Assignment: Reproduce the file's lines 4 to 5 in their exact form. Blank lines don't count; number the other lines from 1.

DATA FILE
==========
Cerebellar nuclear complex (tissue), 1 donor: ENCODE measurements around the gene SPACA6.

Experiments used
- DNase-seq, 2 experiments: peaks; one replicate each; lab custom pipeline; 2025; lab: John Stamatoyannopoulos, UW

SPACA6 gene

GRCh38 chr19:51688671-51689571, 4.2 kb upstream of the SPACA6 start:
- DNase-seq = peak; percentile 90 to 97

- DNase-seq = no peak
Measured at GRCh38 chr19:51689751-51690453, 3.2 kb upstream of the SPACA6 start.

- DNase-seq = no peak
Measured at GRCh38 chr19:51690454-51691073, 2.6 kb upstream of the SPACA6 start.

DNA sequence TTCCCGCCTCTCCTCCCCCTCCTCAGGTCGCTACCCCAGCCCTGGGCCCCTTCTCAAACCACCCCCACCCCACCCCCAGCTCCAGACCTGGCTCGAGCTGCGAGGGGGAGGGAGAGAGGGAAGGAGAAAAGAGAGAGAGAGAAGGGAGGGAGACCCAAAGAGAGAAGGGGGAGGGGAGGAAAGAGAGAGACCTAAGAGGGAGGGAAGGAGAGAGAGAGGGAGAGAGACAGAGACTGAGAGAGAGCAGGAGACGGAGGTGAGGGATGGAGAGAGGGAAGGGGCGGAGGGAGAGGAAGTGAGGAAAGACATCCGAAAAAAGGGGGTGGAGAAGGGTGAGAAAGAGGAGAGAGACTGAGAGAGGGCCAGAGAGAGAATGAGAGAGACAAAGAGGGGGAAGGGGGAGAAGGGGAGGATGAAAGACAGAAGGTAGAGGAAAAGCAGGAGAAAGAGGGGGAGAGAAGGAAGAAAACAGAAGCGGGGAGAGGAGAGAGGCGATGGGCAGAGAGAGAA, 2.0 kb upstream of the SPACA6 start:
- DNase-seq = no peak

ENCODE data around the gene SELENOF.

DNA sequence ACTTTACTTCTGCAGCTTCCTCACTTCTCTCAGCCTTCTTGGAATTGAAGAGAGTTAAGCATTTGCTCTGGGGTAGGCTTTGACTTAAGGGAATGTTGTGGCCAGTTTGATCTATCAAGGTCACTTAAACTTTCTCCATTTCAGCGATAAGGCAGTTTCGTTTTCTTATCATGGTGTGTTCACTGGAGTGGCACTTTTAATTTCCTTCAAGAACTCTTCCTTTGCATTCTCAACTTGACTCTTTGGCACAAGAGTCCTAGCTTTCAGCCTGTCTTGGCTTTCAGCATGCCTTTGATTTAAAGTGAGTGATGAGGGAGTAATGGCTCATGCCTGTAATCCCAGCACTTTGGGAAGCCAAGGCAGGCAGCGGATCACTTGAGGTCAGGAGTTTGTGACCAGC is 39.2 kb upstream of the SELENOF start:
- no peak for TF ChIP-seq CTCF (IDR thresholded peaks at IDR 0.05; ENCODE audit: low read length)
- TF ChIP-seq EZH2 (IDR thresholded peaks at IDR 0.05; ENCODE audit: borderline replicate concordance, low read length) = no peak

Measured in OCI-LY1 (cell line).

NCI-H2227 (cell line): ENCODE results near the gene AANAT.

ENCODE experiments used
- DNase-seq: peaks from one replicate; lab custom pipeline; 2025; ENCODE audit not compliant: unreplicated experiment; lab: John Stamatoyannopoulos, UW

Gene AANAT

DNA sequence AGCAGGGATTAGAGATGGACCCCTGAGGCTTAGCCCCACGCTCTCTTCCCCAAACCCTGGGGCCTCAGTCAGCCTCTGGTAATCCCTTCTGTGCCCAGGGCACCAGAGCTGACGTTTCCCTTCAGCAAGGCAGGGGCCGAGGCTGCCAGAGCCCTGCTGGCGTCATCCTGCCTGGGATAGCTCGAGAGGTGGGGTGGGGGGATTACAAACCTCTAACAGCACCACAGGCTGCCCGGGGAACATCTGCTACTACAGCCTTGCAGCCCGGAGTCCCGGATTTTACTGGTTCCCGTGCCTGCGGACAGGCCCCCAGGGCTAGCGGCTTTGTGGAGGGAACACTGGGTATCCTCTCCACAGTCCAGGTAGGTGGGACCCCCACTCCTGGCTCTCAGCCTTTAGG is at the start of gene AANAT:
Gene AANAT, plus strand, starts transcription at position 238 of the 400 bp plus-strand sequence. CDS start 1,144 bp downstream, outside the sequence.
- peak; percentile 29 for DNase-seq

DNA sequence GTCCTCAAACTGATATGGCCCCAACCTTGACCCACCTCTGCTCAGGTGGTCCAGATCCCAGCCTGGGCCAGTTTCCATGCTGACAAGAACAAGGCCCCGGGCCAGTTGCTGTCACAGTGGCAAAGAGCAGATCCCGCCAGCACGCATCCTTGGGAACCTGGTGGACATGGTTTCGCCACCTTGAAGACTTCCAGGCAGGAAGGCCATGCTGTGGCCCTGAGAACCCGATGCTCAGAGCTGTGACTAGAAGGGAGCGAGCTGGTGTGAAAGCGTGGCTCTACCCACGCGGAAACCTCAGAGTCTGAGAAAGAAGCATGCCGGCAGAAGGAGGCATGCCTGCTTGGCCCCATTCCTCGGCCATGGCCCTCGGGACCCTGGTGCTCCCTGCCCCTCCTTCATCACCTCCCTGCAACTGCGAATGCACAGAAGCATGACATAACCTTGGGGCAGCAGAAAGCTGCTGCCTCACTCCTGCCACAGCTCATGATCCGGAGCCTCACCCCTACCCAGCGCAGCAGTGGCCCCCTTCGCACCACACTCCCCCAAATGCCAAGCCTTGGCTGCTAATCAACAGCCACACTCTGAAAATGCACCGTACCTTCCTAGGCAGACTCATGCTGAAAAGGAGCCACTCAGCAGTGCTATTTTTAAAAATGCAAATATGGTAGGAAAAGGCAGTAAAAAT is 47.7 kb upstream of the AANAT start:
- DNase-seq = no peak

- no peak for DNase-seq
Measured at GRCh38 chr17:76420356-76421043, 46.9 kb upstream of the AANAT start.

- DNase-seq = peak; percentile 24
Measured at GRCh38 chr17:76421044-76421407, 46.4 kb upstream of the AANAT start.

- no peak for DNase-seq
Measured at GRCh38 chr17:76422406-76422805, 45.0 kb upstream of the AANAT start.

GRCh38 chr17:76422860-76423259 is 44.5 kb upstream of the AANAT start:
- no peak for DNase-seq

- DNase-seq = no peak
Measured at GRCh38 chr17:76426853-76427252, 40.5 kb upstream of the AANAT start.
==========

SPACA6 gene

GRCh38 chr19:51688671-51689571, 4.2 kb upstream of the SPACA6 start: